- Ecclesiastical. a person under instruction in the rudiments of Christianity, as in the early church; a neophyte.
- a person being taught the elementary facts, principles, etc., of any subject.
Origin of catechumen
1325–75; < Late Latin catēchūmenus < Greek katēchoúmenos (one who is) being taught orally, equivalent to katēche-, stem of katēcheîn to teach orally (see catechist) + -omenos middle present participle suffix; replacing Middle English cathecumyn < Middle French cathecumine < Late Latin, as above
Dictionary.com Unabridged Based on the Random House Unabridged Dictionary, © Random House, Inc. 2018
Examples from the Web for catechumenate
About the year 300, those desirous of being baptized were (a) admitted to the catechumenate, giving in their names to the bishop.
These two rites really begin the catechumenate or period of instruction in the faith and discipline of the church.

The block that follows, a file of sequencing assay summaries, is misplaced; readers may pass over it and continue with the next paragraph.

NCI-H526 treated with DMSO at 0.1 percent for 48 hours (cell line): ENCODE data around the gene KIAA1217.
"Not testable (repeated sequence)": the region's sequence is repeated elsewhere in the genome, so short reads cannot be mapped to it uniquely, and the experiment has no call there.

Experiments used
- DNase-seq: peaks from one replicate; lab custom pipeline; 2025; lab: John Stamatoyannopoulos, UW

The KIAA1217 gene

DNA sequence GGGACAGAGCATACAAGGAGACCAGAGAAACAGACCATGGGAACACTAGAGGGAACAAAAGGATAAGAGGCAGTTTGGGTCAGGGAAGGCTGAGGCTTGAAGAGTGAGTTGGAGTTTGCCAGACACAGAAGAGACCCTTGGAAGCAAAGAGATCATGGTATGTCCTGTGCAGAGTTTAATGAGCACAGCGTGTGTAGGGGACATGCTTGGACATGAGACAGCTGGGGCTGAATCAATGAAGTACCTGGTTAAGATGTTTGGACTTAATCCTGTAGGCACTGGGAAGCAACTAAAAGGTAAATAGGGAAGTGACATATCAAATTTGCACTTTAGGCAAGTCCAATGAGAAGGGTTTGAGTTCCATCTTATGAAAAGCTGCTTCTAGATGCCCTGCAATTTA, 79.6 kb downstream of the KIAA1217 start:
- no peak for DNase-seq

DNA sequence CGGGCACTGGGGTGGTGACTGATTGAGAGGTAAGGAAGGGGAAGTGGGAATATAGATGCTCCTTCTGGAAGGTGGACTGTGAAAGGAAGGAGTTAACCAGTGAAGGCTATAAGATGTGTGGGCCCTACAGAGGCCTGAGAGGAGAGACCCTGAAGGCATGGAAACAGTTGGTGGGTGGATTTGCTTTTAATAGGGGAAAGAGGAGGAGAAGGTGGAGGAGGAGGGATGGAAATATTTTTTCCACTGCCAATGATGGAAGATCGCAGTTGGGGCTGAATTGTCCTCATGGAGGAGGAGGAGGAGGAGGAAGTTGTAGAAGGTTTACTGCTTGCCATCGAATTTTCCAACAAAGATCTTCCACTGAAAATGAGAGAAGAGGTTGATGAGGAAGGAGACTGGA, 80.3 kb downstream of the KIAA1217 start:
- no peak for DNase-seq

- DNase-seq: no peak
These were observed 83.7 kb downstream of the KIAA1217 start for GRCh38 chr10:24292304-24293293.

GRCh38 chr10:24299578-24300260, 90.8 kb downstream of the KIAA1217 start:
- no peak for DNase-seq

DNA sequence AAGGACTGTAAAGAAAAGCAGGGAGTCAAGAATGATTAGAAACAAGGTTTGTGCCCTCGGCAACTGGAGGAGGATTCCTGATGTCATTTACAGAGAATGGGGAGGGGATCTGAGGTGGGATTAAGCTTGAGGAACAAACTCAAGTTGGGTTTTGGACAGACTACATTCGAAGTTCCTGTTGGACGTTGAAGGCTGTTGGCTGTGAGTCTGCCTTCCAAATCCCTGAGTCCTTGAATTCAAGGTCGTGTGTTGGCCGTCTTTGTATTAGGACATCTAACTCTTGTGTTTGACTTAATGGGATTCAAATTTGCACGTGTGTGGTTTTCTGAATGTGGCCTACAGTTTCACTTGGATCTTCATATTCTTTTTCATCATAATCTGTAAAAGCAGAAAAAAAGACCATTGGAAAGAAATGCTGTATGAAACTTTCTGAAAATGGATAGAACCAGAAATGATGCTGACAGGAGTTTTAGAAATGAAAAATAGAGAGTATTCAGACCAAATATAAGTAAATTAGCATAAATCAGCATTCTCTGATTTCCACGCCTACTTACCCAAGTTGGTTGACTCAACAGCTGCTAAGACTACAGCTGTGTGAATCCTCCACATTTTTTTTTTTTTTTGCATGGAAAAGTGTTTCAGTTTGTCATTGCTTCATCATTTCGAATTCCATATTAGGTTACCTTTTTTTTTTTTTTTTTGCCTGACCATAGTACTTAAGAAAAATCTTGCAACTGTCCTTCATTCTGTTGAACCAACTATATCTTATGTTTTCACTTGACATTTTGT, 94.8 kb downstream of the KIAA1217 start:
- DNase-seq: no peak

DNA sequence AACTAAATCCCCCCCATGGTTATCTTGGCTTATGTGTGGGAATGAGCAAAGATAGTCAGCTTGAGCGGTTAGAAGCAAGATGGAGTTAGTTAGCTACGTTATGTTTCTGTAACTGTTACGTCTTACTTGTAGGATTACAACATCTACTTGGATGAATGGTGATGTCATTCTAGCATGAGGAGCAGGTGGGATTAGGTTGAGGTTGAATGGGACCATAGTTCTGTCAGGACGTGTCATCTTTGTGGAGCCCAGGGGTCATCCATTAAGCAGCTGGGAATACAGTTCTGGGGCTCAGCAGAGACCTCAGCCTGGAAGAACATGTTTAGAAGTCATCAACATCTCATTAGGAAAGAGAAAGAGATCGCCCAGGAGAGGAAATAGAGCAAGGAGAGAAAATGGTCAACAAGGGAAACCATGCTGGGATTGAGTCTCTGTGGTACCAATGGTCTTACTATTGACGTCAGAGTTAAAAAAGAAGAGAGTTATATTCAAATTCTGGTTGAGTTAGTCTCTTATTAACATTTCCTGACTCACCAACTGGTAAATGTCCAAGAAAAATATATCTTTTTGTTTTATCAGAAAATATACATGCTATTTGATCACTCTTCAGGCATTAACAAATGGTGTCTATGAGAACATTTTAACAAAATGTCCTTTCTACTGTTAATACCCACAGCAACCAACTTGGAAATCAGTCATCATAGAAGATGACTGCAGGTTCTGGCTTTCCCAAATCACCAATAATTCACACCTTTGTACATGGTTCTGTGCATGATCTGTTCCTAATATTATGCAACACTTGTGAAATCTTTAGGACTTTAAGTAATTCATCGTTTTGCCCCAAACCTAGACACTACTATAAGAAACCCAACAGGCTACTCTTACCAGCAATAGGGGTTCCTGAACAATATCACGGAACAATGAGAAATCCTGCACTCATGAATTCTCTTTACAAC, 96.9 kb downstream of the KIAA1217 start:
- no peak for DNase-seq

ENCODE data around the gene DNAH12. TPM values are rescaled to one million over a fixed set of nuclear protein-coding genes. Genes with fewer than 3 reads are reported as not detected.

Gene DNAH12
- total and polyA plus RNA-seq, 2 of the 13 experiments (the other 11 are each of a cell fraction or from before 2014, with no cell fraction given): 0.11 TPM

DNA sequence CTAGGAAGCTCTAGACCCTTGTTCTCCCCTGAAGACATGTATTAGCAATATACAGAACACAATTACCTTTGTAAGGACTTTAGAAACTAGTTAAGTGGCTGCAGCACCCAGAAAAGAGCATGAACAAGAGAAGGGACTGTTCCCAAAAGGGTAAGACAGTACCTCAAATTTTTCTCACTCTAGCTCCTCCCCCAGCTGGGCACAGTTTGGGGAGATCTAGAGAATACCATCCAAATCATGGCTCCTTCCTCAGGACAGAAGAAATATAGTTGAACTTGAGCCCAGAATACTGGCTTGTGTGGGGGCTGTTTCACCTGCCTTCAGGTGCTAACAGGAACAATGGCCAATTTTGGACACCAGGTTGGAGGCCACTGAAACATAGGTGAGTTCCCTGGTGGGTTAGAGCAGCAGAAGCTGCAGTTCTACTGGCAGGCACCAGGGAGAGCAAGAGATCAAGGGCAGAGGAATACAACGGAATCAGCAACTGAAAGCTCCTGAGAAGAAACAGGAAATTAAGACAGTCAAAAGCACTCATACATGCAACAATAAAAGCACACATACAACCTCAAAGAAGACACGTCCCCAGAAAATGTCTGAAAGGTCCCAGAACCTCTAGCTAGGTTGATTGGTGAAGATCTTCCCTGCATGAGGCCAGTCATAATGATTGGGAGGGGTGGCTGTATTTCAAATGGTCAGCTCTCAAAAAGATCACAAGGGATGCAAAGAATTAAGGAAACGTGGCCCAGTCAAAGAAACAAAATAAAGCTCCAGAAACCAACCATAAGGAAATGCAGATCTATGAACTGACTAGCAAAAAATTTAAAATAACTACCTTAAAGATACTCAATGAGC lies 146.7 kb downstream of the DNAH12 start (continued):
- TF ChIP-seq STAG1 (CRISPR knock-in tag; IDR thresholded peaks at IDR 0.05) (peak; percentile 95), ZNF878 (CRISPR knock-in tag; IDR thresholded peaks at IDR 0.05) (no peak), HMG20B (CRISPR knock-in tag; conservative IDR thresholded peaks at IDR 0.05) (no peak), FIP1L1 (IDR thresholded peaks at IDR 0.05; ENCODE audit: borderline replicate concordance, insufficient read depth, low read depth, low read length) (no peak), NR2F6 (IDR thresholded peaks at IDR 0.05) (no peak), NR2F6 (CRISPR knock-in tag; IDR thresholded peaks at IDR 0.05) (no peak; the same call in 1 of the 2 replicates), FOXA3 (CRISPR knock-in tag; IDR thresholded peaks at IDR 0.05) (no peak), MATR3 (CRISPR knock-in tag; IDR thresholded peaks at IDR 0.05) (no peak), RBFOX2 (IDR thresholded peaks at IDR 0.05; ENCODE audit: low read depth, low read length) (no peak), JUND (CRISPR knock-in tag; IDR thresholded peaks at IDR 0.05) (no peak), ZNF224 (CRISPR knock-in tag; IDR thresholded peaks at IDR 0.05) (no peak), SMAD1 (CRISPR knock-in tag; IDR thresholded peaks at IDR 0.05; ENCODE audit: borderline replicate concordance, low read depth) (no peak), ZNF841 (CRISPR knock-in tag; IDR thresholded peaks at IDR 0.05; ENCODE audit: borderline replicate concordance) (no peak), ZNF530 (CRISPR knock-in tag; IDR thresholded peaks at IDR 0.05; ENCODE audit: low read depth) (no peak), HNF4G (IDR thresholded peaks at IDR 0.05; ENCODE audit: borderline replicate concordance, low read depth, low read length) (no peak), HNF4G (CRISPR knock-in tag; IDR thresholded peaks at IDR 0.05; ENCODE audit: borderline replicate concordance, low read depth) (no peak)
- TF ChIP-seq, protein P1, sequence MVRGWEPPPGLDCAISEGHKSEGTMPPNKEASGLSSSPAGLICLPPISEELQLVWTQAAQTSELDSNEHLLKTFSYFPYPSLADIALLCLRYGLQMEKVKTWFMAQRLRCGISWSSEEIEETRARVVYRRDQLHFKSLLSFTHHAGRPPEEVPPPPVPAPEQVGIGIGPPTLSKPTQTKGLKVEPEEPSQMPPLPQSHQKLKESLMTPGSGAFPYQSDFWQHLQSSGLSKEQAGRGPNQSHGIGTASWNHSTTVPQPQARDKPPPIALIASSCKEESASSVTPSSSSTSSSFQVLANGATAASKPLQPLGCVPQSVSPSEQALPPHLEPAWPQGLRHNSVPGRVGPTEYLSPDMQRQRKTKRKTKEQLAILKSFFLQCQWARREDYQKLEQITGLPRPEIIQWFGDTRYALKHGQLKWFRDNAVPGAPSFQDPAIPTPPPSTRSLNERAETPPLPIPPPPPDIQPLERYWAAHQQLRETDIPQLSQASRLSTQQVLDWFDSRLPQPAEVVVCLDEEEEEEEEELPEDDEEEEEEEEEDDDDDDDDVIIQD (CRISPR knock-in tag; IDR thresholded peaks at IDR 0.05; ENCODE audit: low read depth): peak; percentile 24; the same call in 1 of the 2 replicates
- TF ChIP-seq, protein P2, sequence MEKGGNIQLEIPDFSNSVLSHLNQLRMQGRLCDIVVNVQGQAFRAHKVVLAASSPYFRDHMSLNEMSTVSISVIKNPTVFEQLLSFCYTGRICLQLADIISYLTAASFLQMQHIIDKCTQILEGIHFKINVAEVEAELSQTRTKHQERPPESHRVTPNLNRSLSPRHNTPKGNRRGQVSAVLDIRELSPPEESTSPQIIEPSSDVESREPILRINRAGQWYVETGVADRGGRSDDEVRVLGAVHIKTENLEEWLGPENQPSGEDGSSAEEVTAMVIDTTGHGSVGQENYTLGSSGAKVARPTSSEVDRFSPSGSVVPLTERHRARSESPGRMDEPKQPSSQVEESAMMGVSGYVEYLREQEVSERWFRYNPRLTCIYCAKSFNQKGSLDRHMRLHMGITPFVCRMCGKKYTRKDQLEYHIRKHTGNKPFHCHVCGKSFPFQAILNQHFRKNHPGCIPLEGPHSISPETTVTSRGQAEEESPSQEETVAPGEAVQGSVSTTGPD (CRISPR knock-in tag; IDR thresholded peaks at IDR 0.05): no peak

- Christianity a person, esp in the early Church, undergoing instruction prior to baptism
C15: via Old French, from Late Latin, from Greek katēkhoumenos one being instructed verbally, from katēkhein; see catechize
Collins English Dictionary - Complete & Unabridged 2012 Digital Edition © William Collins Sons & Co. Ltd. 1979, 1986 © HarperCollins Publishers 1998, 2000, 2003, 2005, 2006, 2007, 2009, 2012
Word Origin and History for catechumenate
"new convert," 15c., from French catéchumène, from Church Latin catechumenus, from Greek katekhoumenos "one being instructed," passive present participle of katekhein (see catechesis).
Online Etymology Dictionary, © 2010 Douglas Harper